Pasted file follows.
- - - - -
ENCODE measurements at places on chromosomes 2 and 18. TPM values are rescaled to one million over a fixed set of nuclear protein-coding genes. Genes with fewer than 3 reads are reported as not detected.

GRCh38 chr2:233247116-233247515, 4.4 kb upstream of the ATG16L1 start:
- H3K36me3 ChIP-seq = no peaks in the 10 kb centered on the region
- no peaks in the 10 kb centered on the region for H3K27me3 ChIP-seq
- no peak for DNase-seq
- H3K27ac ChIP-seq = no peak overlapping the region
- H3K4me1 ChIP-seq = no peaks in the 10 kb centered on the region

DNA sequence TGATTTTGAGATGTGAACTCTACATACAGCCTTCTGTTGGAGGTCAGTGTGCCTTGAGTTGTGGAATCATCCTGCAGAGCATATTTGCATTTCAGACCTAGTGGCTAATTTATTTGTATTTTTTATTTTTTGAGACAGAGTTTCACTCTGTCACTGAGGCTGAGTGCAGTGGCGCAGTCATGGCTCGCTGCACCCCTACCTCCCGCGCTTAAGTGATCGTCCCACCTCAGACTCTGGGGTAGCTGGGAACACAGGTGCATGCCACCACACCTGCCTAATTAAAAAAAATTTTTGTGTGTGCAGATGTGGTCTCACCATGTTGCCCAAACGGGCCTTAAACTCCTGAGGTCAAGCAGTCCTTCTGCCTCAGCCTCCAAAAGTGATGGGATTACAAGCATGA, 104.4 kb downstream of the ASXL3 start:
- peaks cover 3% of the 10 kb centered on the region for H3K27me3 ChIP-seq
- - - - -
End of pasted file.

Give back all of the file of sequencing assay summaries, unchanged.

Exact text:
ENCODE measurements at places on chromosomes 2 and 18. TPM values are rescaled to one million over a fixed set of nuclear protein-coding genes. Genes with fewer than 3 reads are reported as not detected.

GRCh38 chr2:233247116-233247515, 4.4 kb upstream of the ATG16L1 start:
- H3K36me3 ChIP-seq = no peaks in the 10 kb centered on the region
- no peaks in the 10 kb centered on the region for H3K27me3 ChIP-seq
- no peak for DNase-seq
- H3K27ac ChIP-seq = no peak overlapping the region
- H3K4me1 ChIP-seq = no peaks in the 10 kb centered on the region

DNA sequence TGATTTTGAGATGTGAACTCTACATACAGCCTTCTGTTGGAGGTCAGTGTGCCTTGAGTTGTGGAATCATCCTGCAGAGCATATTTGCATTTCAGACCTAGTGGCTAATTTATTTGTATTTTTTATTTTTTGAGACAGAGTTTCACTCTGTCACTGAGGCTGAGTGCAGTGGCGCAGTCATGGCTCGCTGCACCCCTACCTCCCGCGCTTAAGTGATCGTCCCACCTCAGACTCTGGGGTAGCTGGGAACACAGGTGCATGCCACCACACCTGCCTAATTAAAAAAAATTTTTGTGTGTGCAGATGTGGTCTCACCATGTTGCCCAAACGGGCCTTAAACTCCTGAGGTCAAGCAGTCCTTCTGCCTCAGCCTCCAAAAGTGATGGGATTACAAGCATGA, 104.4 kb downstream of the ASXL3 start:
- peaks cover 3% of the 10 kb centered on the region for H3K27me3 ChIP-seq